As we walked, it seemed to grow brighter and hotter by the minute.’

The way I’m using ‘seemed’ is weak. It implies the speaker’s perception rather than making a definitive statement.

Edit

As we walked, it grew brighter and hotter by the minute.

‘I took off my coat and slung it over my shoulder, letting the skin on my arms feel open air for the first time since the fall, then pulled my John Deer cap tightly down on my forehead to shield my eyes.’

That’s a long-ass sentence right there. If I was going to keep it as is, I should use ‘and’ instead of then, but I think the sentence should be broken up.

Edit

I took off my coat and slung it over my shoulder, letting the skin on my arms feel open air for the first time since the fall. I pulled my John Deer cap tightly down on my forehead to shield my eyes.

‘I pulled my John Deer cap tightly down on my forehead to shield my eyes.’

Did the speaker pull the whole cap down? How could he pull the whole cap down on his forehead?

Edit

I pulled the bill of my John Deer cap tightly down to shield my eyes.

I could also have gone with ‘… my John Deer cap’s bill down…’, but that feels awkward on my tongue. That might just be me.

‘tightly’

This adverb (like most) is not needed. A strong verb would be better.

Edit

I yanked the bill of my John Deer cap down to shield my eyes.

‘the fact that’

There are a lot of problems with the last sentence, but ‘the fact that’ just screams at me. There’s almost never a reason to use it. It slows down the writing. If a character says it, it can be acceptable as part of their voice, but other than that it’s just not necessary. You might keep ‘that’, but that is often also unneeded.

Edit

As Jack and I talked about tractor maintenance, irrigation, and other farming matters, I became aware he was guiding me back toward the road and away from his house.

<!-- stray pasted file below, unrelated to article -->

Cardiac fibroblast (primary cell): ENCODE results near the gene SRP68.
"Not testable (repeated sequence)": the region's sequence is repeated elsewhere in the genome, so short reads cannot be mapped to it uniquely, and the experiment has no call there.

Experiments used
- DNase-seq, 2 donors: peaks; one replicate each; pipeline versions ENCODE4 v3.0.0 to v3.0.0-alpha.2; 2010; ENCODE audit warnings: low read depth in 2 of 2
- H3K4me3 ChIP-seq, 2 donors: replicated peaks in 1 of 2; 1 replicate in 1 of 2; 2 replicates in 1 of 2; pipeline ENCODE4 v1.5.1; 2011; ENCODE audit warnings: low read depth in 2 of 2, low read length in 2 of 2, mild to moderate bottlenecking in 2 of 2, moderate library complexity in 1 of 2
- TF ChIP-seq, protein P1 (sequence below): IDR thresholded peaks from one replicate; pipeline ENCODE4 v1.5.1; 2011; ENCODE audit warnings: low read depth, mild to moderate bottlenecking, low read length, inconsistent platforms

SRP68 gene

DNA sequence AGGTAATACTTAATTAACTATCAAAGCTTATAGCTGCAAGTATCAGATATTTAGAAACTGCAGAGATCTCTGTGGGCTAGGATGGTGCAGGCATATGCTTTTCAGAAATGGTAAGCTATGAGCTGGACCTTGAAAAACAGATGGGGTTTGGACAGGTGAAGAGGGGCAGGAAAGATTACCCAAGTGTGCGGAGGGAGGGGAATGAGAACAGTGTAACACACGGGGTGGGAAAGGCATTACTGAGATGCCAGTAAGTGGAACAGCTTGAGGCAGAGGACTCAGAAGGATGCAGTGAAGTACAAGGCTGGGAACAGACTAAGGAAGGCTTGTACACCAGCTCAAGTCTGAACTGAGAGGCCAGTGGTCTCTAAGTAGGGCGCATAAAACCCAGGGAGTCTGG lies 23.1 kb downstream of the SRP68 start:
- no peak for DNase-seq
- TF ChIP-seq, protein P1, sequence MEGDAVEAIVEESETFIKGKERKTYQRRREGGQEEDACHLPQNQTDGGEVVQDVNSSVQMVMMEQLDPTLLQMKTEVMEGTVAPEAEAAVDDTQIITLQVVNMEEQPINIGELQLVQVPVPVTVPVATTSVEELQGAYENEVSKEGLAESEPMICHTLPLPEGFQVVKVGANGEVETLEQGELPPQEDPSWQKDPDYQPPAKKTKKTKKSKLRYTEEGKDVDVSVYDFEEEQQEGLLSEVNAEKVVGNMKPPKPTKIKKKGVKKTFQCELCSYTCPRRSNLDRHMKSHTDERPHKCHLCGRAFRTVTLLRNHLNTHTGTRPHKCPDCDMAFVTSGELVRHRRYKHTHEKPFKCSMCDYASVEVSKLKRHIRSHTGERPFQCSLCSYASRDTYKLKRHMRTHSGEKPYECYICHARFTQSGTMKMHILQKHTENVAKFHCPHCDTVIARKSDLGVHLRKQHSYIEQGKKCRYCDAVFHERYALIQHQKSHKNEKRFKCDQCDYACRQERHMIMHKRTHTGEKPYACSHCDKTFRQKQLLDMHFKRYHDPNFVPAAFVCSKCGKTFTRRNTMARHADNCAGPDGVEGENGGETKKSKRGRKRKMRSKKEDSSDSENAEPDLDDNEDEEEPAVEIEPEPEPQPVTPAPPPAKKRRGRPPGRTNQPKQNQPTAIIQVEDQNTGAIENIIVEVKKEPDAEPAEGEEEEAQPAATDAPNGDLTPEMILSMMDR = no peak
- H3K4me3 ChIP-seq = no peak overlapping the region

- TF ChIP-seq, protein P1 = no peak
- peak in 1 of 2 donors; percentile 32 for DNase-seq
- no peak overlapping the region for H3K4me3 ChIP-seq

‘I became aware’

I don’t have a problem with ‘I became aware’ as a rule, but it feels clunky here.

Edit

As Jack and I talked about tractor maintenance, irrigation, and other farming matters, I realized he was guiding me back toward the road and away from his house.

‘back toward the road and away from his house’

Sometimes when something feels off, it may just be the order. I think that’s what’s happening here with ‘toward… and away’.

Edit

As Jack and I talked about tractor maintenance, irrigation, and other farming matters, I realized he was guiding me away from his house and back to the road.

If you’re thinking, “Hey Ron, do you really need both of those conditions? Jack can’t guide the MC toward the house and the road,” you’d be right! What you can’t know just from this snippet is there’s something going on at the house, so I have ‘away from the house’ in there to hint at that and set Jack’s intention (another reason to have ‘away’ first). If an editor told me to pull it, I’d be fine with that.

‘As Jack and I talked about tractor maintenance, irrigation, and other farming matters, I realized he was guiding me away from his house and back to the road.’

Finally (told you this sentence had big problems), I could break the sentence into two sentences to increase readability. This would be especially helpful if I left the previous sentence as bloody long as it was when I started.

Edit

Jack and I talked about tractor maintenance, irrigation, and other farming matters. I realized he was guiding me away from his house and back to the road.

So after all that, this is what I have:

As we walked, it grew brighter and hotter by the minute. I took off my coat and slung it over my shoulder, letting the skin on my arms feel open air for the first time since the fall. I yanked the bill of my John Deer cap down to shield my eyes. Jack and I talked about tractor maintenance, irrigation, and other farming matters. I realized he was guiding me away from his house and back to the road.

Not perfect, but better.

Final thoughts

editing/revising is critical, but you need to be careful not to overdo it. If you do, you run the risk of losing the voice. I may have done that here a smidge, but I think the trade off works. In the end, some will always find fault. Just do the best you can 🙂

 

Thanks for reading,

{RDj}